I decided to express caution, reserve, mindfulness, insecurity and restrained torment of desire in this work balanced with hope of possibility. The cover is perfect for the tormented restrained facets of the work and the cover is used with permission as it is from an Illuminated Manuscript of the Good King René himself.

It was for me a work about poise, deep feeling in a slow elegant way.  I didn't want it to be overly dramatic or indulgent yet it was important to me to have moments of beauty and inspiration. 

It's only 10 or so minutes long, which was appropriate for the concert with all what else was involved ... which I loved. There was a dramatic actor reading. I could have stopped the world and listened to him all night.  That actor had mastered time and phrasing - I live for that level of artistry. I don't remember his name or have the program to that handy - it was a while ago...perhaps by next week when I blog further upon this work - specifically about the musicians, I'll find it....

in introduction

I was pleased with the care and artistry of ANEMOS in learning, rehearsing, and performing this work. It was very interesting hearing them rehearse/perform this piece and several other works, the week we spent together,  in various settings acoustically.  This recording was the 2nd performance, first performance having been in Trento, Italy in another STONE castle....with bombastic acoustics. (Something I had never heard before in my life - and taught me a thing or two about composing for chamber music!) While this quintet worked beautifully in the chapel in Northern Italy where they rehearsed, one section of this quintet was a disaster in the very live acoustics in the first castle - yet ALL of the sections of Milhaud's composition, worked! WHOA - back in school for me! - but what a lesson in better phrasing and layering for a quintet...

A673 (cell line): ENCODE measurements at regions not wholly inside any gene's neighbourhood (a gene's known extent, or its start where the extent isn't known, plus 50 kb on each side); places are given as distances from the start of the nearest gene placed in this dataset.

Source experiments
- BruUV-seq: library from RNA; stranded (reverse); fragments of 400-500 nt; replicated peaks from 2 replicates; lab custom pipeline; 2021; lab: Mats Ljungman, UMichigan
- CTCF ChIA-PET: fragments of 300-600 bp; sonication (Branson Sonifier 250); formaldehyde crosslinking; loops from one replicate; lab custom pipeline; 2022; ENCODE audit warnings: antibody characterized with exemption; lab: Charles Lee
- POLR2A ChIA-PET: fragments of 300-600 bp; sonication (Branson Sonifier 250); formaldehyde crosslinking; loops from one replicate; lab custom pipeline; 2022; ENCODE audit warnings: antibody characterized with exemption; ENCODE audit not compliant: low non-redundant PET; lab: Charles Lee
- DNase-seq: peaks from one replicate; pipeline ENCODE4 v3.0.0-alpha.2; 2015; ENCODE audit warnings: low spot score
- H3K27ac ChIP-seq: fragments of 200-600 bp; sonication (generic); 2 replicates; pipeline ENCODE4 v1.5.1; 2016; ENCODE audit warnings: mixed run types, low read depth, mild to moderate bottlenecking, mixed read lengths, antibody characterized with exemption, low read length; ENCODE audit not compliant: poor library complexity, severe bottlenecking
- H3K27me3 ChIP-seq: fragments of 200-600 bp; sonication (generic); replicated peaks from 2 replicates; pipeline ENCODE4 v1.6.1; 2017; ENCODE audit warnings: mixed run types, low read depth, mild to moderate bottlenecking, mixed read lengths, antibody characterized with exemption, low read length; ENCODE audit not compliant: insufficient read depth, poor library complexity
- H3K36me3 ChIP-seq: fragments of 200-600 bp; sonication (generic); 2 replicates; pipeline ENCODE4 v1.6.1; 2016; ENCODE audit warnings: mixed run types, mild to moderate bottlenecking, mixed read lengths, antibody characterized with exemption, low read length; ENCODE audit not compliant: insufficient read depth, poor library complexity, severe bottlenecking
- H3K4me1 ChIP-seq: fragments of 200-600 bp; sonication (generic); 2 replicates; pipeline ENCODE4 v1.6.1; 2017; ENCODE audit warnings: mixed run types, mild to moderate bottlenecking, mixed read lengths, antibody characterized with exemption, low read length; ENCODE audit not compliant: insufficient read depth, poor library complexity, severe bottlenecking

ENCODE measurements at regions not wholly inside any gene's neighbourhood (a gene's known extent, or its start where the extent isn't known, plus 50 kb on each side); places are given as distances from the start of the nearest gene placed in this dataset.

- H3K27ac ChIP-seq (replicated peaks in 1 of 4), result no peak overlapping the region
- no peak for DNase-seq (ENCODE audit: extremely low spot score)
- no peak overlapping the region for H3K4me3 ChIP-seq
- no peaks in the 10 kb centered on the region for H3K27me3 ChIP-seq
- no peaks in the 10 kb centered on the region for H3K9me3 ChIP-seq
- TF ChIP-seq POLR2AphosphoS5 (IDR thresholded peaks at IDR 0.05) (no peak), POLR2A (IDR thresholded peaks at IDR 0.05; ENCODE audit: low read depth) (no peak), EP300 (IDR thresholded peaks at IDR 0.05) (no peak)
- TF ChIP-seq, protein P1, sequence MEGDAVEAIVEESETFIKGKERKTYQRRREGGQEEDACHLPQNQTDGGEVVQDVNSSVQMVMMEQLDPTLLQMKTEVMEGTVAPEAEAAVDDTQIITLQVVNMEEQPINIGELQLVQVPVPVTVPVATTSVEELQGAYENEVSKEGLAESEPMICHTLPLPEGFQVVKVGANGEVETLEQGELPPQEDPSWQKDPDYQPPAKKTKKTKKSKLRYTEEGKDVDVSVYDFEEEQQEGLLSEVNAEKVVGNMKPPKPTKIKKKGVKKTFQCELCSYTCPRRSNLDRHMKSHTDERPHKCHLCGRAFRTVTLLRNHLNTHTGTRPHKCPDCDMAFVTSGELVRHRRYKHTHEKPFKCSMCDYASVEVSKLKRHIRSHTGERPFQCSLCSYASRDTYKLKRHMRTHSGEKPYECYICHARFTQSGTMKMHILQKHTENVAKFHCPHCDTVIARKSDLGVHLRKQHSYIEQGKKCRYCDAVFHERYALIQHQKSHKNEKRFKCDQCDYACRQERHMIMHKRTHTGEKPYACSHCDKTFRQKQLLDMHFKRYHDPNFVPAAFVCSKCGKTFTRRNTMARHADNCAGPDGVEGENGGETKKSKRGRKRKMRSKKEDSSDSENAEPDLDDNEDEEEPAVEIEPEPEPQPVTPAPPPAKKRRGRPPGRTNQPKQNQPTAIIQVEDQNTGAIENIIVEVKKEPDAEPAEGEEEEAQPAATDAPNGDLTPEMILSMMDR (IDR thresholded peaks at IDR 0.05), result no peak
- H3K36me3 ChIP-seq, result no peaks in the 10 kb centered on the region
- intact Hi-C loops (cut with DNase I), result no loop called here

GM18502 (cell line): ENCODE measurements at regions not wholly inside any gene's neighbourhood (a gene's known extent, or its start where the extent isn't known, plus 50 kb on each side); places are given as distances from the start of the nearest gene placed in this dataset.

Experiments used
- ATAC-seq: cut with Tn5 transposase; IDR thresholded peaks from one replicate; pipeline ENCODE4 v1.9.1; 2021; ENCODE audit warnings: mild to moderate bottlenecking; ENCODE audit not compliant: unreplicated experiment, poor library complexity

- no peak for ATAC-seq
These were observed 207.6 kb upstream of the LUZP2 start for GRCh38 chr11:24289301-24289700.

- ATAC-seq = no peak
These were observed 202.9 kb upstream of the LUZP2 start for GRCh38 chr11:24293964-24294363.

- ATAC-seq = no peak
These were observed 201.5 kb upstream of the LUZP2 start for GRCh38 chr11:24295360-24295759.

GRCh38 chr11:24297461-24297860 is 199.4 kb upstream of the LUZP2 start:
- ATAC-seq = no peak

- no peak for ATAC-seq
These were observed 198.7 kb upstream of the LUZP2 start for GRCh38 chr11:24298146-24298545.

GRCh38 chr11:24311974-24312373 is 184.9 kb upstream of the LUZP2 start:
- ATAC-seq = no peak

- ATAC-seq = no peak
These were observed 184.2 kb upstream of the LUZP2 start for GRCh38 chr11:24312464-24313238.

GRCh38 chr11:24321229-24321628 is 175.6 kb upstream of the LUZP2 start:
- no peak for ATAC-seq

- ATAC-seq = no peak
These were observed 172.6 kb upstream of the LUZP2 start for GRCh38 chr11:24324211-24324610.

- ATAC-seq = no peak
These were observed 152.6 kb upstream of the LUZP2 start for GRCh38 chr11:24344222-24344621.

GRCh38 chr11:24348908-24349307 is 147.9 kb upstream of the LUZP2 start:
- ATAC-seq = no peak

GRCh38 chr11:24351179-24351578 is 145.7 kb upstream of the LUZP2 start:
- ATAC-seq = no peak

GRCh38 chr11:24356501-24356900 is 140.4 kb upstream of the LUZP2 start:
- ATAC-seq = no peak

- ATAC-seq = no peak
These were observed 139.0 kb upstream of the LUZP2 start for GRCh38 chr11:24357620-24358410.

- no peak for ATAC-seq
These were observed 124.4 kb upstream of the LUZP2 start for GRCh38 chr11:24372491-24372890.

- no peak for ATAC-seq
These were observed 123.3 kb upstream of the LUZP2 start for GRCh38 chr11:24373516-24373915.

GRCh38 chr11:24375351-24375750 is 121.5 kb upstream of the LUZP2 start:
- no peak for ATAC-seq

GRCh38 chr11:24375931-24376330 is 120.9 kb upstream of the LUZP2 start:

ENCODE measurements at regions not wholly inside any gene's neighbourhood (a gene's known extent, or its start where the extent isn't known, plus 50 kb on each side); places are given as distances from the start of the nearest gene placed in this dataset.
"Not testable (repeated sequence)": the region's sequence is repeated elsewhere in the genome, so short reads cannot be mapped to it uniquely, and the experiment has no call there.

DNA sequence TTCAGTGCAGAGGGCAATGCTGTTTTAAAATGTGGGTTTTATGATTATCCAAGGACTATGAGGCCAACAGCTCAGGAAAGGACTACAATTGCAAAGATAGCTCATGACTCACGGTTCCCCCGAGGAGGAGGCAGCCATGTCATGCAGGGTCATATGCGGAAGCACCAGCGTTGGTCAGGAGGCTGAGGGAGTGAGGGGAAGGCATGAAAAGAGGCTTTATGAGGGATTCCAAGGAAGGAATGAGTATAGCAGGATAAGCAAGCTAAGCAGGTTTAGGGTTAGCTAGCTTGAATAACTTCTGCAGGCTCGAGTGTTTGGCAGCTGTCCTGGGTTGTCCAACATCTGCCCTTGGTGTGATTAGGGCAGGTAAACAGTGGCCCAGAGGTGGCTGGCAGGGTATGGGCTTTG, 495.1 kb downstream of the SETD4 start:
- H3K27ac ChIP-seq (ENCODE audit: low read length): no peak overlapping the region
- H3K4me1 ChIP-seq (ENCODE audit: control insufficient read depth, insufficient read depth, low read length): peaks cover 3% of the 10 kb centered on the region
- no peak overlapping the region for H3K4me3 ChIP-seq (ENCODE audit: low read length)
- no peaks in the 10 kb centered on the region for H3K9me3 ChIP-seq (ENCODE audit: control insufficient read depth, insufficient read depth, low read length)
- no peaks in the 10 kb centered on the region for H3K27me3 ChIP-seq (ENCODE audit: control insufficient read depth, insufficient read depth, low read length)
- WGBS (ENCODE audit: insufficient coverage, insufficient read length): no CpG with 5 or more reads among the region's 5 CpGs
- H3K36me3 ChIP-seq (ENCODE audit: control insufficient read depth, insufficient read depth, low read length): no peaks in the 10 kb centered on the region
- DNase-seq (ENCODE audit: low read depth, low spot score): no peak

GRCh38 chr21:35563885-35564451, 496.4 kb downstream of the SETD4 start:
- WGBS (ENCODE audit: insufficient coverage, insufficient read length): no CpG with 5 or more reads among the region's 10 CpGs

The mess was in the I (as in after H and before J) section of the quintet which has the most going on contrapuntally.

After the Trento premiere and before the Tarascon premiere, I had a sleepless night figuring out how to work out the dynamics and phrasing in the " I " section of the quintet, so it would work for certain, in the other stone castle, for the French premiere! Marika and I came to the same conclusions and dealt with it in no time at the start of the nest rehearsal. I did leave only open and general guidelines in the score for that section regarding dynamics - (note to self - in highly contrapuntal chamber music, clearly specify dynamics of phrasing IF clarity is desired and just in case the ensemble is playing in a room of stone or gymnasium acoustics)  so if I ever create a 2nd edition, it will be full of detail.  Simply put - if you happen to have this quintet, just start the phrases mf in the I section and decrescendo as you descend. Horn is brought out always as the horn represents the king - FYI.

That big learning opportunity aside.

What a banner experience hearing these lovely people and sensitive musicians bring this work to life and to enjoy time with them in beautiful Northern Italy and Southern France. All of them stole my heart. I just adore them. For me, a rare treat and not business as usual as I live far away from them. I am forever deeply grateful for the chapter in my life working with them on this composition and experience.

To be cont....

To the Muse!
Kathryn J. Potter